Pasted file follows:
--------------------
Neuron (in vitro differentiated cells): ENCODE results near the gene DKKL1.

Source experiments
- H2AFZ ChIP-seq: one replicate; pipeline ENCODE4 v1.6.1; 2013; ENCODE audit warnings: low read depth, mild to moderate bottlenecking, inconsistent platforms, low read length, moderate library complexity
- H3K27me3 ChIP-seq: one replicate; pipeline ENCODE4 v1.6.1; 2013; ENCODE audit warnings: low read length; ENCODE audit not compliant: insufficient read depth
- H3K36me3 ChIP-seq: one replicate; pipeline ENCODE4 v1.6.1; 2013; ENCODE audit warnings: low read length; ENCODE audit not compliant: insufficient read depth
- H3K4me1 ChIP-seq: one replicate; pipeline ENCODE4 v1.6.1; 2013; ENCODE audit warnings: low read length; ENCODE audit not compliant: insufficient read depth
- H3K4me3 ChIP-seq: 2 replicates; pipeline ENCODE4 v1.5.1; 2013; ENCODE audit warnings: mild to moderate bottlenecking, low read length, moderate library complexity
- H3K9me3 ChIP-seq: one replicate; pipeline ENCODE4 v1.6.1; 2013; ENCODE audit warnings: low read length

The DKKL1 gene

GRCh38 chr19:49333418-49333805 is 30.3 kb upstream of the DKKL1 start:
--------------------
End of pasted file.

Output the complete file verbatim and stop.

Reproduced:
Neuron (in vitro differentiated cells): ENCODE results near the gene DKKL1.

Source experiments
- H2AFZ ChIP-seq: one replicate; pipeline ENCODE4 v1.6.1; 2013; ENCODE audit warnings: low read depth, mild to moderate bottlenecking, inconsistent platforms, low read length, moderate library complexity
- H3K27me3 ChIP-seq: one replicate; pipeline ENCODE4 v1.6.1; 2013; ENCODE audit warnings: low read length; ENCODE audit not compliant: insufficient read depth
- H3K36me3 ChIP-seq: one replicate; pipeline ENCODE4 v1.6.1; 2013; ENCODE audit warnings: low read length; ENCODE audit not compliant: insufficient read depth
- H3K4me1 ChIP-seq: one replicate; pipeline ENCODE4 v1.6.1; 2013; ENCODE audit warnings: low read length; ENCODE audit not compliant: insufficient read depth
- H3K4me3 ChIP-seq: 2 replicates; pipeline ENCODE4 v1.5.1; 2013; ENCODE audit warnings: mild to moderate bottlenecking, low read length, moderate library complexity
- H3K9me3 ChIP-seq: one replicate; pipeline ENCODE4 v1.6.1; 2013; ENCODE audit warnings: low read length

The DKKL1 gene

GRCh38 chr19:49333418-49333805 is 30.3 kb upstream of the DKKL1 start: